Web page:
history of ancient Egypt there are extensive and rich sources to illustrate what
happened. Nevertheless, it has so far not been possible to find confirmation -
either for Moses existence or the Israelites' exodus. The Egyptian sources are
apparently completely silent about Moses and the events mention in the Bible
- and this has led many historians to the view that the Bible's account on Moses
But now, a Danish
researcher and author has discovered what - by international standards -
has to be considered as
sensational evidence of a connection between the history of Egypt and the
existence of Moses. The author Ove von Spaeth presents in his new book-series, "Assassinating Moses", a number of convincing arguments, pointing to Moses as a
real, historical person in ancient Egypt.
It is not the first time
that an author attempts identifying Moses within Egyptian history. Most of the previous
attempts, such as Ahmed Osman's book from 1990: "Moses, Pharaoh of Egypt", has
placed Moses in connection with Pharaoh Akhenaten. But despite the many
well-intentioned attempts nobody has so far been able to produce the really
convincing details that give a plausible agreement between the Bible's
account and the
Egyptian historical sources.
Exact dating key
Ove von Spaeth, however, has in his first two books of the series, now
published, achieved that the puzzle come right. The pieces in the biblical
the pieces from the Egyptian historical sources are now linking exactly into each other,
and Ove von Spaeth creates - based in the history of Egypt - a picture of the
Bible's events showing to be persuasive credible.
It is in fact a simple
"trick" that has led Ove von Spaeth on the track of the right Moses - and giving
in the same time the explanation of why no Egyptologist or other historians have so far found the
correlation between the Egyptian sources and the Bible's account.
Ove von Spaeths "trick"
is that he has discovered a new method to date the events mentioned in the Bible -
and, thus, it has become clear that these events must take place 200 years
earlier in Egypt's history than historians and theologians previously have assumed.
This leads it to a very
different era in Egypt, which will be the focus of the investigation; and here
it evidently appears that the historical events and details from the Bible's
text fit together as hand in glove.
The first trace, bringing Ove von Spaeth forward to the time the events will take place, is
Rabbi Isaac Abrabanel - a 14th century figure writing about Jewish heritage of
history - and here he
refers to that three years before the birth of Moses, on the stellar sky a
special conjunction lined up - that is a rare grouping of the planets.
This reference put Ove
von Spaeth on track - for such a conjunction can be dated with 100 percent
accuracy by modern astronomical calculations, and it appears that if Rabbi
Abrabanel's information is correct, the event must have taken place in 1537 BC.
- Thus, Moses must have been born three years later - that is, in 1534 BC.
It turns out that once
this date is taken into account Ove von Spaeth succeeded to make the puzzle come
right, piece by piece. Bible's account - and the historical details from the
Egyptian-preserved records - show through his interpretation to fit together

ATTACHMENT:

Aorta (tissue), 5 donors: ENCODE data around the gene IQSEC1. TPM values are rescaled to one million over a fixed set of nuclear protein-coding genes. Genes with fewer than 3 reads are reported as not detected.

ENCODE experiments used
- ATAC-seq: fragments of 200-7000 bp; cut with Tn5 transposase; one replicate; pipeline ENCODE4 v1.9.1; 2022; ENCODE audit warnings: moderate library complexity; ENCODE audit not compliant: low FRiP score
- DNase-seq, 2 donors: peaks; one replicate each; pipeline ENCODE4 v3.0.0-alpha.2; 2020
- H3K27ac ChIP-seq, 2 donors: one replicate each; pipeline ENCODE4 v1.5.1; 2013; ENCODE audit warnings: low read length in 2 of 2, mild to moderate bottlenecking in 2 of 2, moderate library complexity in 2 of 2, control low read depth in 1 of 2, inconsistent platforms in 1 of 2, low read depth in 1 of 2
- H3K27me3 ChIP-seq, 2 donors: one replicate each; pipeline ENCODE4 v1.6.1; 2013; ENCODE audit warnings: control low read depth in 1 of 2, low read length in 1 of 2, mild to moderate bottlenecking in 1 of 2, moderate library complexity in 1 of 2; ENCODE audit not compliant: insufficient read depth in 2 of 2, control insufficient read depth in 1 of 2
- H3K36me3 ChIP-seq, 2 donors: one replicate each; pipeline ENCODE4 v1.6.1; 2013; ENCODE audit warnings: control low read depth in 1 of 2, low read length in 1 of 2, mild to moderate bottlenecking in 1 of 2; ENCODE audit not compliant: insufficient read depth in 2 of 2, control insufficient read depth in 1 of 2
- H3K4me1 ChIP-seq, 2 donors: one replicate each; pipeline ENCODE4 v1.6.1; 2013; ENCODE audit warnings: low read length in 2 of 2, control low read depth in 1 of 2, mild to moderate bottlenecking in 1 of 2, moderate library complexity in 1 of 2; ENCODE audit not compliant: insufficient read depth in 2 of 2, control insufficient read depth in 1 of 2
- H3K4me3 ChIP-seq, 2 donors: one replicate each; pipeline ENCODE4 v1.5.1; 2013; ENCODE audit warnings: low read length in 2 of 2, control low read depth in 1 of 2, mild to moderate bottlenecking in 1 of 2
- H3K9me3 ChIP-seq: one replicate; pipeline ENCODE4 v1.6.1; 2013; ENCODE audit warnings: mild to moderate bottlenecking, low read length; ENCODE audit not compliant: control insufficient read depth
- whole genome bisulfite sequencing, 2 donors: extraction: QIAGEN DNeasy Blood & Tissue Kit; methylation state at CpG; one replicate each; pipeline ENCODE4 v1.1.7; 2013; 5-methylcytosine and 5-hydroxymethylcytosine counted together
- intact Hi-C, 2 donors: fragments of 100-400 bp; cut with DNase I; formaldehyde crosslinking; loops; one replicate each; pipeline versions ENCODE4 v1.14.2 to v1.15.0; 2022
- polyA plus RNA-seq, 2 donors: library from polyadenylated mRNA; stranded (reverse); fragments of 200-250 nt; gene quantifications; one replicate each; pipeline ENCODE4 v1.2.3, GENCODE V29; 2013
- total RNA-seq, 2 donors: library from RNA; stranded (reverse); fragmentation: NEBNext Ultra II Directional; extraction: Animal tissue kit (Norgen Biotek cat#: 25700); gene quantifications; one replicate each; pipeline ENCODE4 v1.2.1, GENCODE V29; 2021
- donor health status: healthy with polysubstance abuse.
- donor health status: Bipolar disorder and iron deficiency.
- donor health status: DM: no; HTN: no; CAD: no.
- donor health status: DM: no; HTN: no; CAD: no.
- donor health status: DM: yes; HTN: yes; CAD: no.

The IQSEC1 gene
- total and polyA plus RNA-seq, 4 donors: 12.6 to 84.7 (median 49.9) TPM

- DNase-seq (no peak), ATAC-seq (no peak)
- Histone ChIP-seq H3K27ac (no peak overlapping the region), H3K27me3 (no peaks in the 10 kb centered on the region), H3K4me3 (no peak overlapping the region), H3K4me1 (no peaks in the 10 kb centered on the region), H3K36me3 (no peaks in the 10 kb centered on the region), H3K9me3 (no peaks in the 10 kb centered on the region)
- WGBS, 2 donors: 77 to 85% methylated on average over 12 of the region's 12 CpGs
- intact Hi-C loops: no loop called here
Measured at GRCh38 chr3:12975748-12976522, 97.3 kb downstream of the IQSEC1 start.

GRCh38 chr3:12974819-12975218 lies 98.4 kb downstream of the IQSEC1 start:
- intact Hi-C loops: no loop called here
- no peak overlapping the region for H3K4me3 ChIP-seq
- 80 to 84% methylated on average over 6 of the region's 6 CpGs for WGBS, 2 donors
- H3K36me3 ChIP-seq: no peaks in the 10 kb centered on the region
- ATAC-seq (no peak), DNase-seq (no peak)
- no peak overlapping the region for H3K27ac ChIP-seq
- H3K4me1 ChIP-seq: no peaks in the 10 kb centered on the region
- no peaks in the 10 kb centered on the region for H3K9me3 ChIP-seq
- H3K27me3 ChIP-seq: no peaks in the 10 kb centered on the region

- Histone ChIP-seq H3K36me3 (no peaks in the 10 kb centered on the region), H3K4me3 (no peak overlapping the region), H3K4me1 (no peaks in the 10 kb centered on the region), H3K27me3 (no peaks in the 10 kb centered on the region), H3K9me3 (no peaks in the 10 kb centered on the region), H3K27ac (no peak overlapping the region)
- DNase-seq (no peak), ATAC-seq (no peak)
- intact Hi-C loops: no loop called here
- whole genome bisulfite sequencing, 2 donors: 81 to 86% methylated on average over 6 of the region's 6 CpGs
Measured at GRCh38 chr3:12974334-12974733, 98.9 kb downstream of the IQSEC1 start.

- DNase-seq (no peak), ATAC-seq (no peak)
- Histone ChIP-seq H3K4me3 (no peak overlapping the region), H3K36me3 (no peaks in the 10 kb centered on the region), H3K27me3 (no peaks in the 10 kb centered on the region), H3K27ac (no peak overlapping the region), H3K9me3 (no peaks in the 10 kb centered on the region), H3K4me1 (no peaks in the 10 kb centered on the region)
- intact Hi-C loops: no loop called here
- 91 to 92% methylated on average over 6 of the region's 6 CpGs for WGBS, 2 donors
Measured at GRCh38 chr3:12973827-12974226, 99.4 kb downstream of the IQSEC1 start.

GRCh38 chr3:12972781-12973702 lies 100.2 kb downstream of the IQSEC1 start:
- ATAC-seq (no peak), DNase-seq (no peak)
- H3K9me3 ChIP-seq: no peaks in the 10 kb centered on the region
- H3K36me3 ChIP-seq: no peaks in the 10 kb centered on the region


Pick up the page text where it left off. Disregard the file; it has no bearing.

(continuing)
in minute detail.
Pharaoh's Daughter as an official title
The Bible mentions the Pharaoh's daughter - and according to the established date
it can only be Hatshepsut who at Moses' birth was not only the
daughter of the ruling Pharaoh Tuthmosis I but was also the Crown Princess and
because of this - as following the Egyptian tradition - she had the name Pharaoh's Daughter as
The specificity of
Hatshepsut is that she herself becomes a ruling pharaoh - and by this she is unique in
the history of Egypt.
There are incredibly many
concrete details in Ove von Spaeth's arguments. They provide a convincing overall
picture which strongly supports that he has presented that the historic events in
Egypt and the accounts in the Bible which fit together - and that the Bible's
text in this respect is thus not fictional but based on real events.
But there is no doubt
that Ove von Spaeths revelations also will be subject to criticism. For example,
it will hardly be accepted plainly by several orthodox circles that he
appoint Moses as an Egyptian and not a Hebrew. According to Ove von Spaeth's
interpretation Moses is not a foster child as the Bible has made him, but
rather a true son of Pharaoh Hatshepsut and, in fact, heir to the Egyptian throne.
The reception of "the
ark" on the river Nile as the Bible describes is, according to Ove von Spaeth. a
royal initiation ceremony. A similar ceremony is known not only from Egypt but
from a wide range of other cultures - for example from the Danish legend on King
Skjold. Ove von Spaeth, however, feel that the Bible's explanation on the Jewish
foster child by the Egyptian pharaoh is a later rationalization where the Jewish commentators have refrained from including
certain parts of the Egyptian background in order to "embellish the story."
Ove von Spaeth's huge work on Moses breaks down in a series of five books. In his
first book, "The Suppressed Record", this author points out, among other things,
that the name Moses is not Hebrew. However, it is an Egyptian word for "child".
Not new information but often forgotten by the public. Hatshepsut's father - who,